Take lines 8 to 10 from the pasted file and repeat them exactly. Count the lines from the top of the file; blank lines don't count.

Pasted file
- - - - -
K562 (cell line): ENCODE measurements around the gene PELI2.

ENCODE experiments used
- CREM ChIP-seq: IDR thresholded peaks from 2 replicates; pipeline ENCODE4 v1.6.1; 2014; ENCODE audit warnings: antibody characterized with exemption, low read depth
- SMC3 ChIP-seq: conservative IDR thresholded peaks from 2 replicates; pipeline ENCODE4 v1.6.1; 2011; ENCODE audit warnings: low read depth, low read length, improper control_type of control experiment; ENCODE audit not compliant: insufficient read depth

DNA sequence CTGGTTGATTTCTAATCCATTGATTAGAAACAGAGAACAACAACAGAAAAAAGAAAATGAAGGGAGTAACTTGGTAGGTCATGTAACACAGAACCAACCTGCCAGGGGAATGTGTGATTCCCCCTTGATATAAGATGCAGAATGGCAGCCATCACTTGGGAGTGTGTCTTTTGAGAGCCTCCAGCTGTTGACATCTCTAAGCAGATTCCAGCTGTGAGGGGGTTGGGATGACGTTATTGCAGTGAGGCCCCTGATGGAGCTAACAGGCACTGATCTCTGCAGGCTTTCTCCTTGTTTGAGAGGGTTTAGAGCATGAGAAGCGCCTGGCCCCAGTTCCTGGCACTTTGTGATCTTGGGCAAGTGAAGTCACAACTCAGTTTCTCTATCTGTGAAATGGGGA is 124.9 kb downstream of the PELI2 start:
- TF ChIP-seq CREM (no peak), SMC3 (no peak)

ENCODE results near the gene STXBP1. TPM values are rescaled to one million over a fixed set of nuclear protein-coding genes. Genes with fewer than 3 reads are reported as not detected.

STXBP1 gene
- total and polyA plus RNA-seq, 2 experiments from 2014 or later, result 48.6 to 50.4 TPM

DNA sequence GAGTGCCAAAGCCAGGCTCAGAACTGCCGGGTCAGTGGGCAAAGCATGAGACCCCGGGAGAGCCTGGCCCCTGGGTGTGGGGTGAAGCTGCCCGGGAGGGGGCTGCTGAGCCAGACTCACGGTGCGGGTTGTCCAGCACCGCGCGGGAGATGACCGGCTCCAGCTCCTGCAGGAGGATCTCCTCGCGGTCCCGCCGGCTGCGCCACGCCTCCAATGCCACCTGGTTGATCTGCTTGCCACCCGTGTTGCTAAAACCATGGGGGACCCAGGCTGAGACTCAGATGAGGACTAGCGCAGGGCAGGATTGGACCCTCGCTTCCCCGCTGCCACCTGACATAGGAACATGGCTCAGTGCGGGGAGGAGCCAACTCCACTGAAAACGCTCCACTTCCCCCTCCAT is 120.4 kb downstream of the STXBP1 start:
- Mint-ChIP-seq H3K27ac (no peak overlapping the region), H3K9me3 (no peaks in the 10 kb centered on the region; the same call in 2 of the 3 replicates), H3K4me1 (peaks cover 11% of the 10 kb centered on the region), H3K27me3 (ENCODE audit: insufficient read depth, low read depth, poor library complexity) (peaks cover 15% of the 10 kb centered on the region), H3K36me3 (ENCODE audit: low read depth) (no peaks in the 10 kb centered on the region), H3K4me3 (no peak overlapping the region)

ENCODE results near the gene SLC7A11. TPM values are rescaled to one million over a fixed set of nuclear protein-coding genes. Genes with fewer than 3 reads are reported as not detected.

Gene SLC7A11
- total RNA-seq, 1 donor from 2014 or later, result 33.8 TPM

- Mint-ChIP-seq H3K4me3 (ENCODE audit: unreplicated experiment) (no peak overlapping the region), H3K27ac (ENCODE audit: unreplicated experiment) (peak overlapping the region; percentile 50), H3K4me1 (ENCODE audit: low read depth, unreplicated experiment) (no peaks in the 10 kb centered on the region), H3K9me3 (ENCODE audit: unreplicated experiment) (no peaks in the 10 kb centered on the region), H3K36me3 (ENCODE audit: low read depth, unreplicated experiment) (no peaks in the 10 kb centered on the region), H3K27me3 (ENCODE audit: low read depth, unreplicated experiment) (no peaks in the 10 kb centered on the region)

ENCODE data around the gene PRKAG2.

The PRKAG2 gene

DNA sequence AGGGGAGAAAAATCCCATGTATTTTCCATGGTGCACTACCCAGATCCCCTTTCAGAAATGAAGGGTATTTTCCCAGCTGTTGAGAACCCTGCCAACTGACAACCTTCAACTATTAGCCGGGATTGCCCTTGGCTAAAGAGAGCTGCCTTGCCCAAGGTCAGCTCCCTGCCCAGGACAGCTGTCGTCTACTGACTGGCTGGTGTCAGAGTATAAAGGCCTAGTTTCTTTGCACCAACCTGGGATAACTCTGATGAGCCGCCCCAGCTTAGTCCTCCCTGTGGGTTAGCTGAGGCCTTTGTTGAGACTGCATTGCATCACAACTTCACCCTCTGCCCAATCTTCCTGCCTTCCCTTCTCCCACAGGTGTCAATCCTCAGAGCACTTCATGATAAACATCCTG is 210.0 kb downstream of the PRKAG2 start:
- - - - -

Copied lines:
STXBP1 gene
- total and polyA plus RNA-seq, 2 experiments from 2014 or later, result 48.6 to 50.4 TPM

DNA sequence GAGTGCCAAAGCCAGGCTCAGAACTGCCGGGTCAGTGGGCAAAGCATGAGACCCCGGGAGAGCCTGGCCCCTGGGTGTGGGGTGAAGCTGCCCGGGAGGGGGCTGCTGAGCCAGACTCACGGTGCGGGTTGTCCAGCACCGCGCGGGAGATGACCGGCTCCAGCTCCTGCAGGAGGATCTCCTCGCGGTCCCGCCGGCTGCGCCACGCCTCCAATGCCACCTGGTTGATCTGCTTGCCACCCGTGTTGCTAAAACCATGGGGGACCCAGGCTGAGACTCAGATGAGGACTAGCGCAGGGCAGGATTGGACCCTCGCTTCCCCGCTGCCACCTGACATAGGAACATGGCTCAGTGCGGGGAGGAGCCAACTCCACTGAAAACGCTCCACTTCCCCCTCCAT is 120.4 kb downstream of the STXBP1 start: